2. joecatz

    February 27, 2014 10:25 AM

    good post Bill.

    the real issue here is that there’s no planning in ST. Pitchers arent worried about where to pitch to a batter, they’re worried about locating pitches, etc.. they’re not worried about sequencing as much as they are working on a certain pitch that day.

    And they’re not constantly banging howard down and away because nothing is on the line.

    If you want to know how Howard is doing against LHP this spring you have to watch each pitch, vs LHP, and see how he does down and away if they throw it there.

    • Phillie697

      February 27, 2014 12:35 PM

      This. It’s like playing basketball with Michael Jordan right after he gave up on baseball and came back to the NBA. It’s still Michael, and you’re still fing scared/psyched to play him, but you know and he knows and everyone knows he’s not THE Michael Jordan yet, and he’s probably rusty and not very good by his usual standards. That’s spring training. It’s why we HAVE spring training. It’s for players to get ready and shake off the rust for the upcoming season.

      I’m sorry Bill, I have to disagree with you. Saying anything less than “making ANY judgment or analysis based on 5 ABs is like claiming you know the winning numbers for tomorrow’s lottery” is pretty much irresponsible IMO. It doesn’t prove or disprove the proposition that Howard is bad at LH pitching, but it’s bad for the mere fact that we are even TALKING about whether it can or cannot prove or disprove of anything.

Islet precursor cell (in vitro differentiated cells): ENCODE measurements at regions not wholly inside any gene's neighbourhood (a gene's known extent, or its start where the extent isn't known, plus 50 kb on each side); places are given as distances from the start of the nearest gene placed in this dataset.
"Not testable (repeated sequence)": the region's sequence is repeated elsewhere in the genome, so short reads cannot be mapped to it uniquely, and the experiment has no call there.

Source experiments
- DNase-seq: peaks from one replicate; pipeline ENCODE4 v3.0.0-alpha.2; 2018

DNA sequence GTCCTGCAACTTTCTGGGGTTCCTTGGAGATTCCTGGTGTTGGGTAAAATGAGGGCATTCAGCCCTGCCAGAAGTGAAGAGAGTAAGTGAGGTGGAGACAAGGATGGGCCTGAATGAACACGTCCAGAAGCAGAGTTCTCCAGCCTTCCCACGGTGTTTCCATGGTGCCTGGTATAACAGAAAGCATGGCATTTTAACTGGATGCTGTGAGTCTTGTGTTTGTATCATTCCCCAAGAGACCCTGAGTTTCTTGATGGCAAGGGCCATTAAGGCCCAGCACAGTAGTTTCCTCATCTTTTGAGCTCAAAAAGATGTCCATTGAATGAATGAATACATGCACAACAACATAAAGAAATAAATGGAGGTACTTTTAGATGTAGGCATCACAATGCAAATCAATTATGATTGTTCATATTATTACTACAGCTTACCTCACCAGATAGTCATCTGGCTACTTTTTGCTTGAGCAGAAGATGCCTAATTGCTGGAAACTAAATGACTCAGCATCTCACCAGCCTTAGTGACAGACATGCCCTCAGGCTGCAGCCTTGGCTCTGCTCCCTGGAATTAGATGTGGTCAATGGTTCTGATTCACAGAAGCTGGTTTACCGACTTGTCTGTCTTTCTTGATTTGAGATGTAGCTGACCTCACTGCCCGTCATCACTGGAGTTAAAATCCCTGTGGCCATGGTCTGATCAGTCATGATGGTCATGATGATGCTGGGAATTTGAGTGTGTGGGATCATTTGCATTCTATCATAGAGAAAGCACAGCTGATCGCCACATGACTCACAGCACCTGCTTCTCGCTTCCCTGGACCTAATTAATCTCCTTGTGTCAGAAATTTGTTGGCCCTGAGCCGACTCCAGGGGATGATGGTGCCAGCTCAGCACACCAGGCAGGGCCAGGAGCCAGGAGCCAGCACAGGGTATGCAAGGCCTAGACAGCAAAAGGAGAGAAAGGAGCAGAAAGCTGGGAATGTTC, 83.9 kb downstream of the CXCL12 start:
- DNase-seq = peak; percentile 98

3. Mike Lacy

    February 27, 2014 10:55 AM

    Howard has traditionally been strong in Spring Training, only to seize up once the regular season gets underway. Many people often blamed this on the cold weather, but it could be due to pitchers all of a sudden taking a different approach to facing him like you mentioned.

    My philosophy: A strong Spring might not necessarily mean he’s due for a good season, but it’s much preferable than him looking lost and out of sync.

  4. Ed

    February 27, 2014 01:02 PM

    “There aren’t many reasons why one should ever need to take a player’s spring training stats with anything less than a gigantic grain of salt”

    Not normally one to grammar police, but this sentence makes zero sense.

    • Bill Baer

      February 27, 2014 01:05 PM

      In other words, in an overwhelming majority of cases, you want to apply a high degree of skepticism when looking at spring training stats. There may be some isolated cases where spring stats can have some limited utility. Essentially, it was worded that way so as to not be so absolute about the uselessness of spring stats.

    • Scott G

      February 27, 2014 08:52 PM

      No wonder you’re not normally one to police grammar.